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Ergative case-marking in Hindi child-caregiver speech

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Abstract

In the split-ergative pattern of case-marking in Hindi, the A-role argument typically receives ergative marking with verbs that have perfective inflection. Longitudinal data from three children acquiring Hindi (ranging in age between 1;5–3;2) and their caregivers reveal that ergative case-marking is produced infrequently. Since ellipsis of A-role arguments is rampant and children and adults rarely talk about completed events in the past, the conditions requiring the production of ergative case do not often occur. Nevertheless, children acquire the split-ergative case-marking system with little difficulty. In doing so, they may rely on multiple probabilistic cues to verb transitivity and grammatical aspect in the input: the perfective morpheme, the presence of overt O-role arguments, and the use of specific light verbs.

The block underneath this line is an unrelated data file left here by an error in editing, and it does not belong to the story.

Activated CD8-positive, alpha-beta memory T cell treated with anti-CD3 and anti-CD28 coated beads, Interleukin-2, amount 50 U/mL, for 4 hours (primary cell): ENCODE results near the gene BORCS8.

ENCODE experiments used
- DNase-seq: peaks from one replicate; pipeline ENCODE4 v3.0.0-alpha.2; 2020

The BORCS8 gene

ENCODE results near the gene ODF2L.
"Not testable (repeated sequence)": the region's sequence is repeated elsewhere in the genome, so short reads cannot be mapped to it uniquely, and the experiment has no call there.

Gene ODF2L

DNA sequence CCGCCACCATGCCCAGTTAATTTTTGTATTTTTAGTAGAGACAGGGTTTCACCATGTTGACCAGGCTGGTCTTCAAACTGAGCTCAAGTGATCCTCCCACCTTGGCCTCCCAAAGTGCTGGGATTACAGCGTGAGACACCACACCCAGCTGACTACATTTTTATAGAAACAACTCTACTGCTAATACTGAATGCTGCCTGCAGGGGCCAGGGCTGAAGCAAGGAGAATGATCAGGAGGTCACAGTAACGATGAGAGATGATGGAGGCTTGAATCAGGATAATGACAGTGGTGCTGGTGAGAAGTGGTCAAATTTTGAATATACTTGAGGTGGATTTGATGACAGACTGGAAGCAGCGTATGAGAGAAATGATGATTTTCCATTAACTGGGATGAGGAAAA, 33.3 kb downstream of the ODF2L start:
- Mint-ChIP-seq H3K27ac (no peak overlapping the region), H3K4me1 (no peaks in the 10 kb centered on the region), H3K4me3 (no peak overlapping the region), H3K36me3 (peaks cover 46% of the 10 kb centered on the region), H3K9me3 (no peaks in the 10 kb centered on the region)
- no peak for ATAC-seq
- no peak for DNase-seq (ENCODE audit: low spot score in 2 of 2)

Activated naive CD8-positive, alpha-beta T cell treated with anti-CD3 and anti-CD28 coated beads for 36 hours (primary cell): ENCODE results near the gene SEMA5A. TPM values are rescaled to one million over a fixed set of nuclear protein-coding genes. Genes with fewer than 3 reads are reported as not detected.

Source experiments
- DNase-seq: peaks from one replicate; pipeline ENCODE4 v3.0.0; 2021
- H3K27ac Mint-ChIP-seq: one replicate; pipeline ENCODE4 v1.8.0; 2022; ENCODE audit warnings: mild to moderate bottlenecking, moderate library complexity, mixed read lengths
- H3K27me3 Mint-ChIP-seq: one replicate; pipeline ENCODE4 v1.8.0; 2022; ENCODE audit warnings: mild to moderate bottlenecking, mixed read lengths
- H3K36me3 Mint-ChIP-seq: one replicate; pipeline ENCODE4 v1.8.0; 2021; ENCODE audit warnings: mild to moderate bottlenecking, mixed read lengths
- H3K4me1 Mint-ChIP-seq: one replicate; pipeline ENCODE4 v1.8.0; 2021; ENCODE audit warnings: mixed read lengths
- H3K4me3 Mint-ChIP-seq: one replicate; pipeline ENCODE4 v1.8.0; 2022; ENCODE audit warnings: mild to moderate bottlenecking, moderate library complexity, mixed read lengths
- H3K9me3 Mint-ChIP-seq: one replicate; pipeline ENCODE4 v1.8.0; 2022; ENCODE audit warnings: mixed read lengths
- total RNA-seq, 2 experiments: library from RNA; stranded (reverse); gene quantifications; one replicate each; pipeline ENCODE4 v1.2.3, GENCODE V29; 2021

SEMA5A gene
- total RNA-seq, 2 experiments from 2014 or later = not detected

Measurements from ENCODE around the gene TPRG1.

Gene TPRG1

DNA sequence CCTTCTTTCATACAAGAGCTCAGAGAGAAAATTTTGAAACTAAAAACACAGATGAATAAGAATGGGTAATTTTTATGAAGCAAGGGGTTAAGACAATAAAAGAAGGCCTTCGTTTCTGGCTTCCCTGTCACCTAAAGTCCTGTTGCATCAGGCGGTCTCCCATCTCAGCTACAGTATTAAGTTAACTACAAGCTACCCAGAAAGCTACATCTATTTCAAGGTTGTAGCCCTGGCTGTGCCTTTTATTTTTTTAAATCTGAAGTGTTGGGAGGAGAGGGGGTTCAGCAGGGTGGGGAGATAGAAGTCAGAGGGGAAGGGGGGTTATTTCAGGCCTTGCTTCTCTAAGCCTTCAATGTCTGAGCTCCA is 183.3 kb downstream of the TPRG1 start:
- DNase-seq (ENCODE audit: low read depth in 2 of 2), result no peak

References

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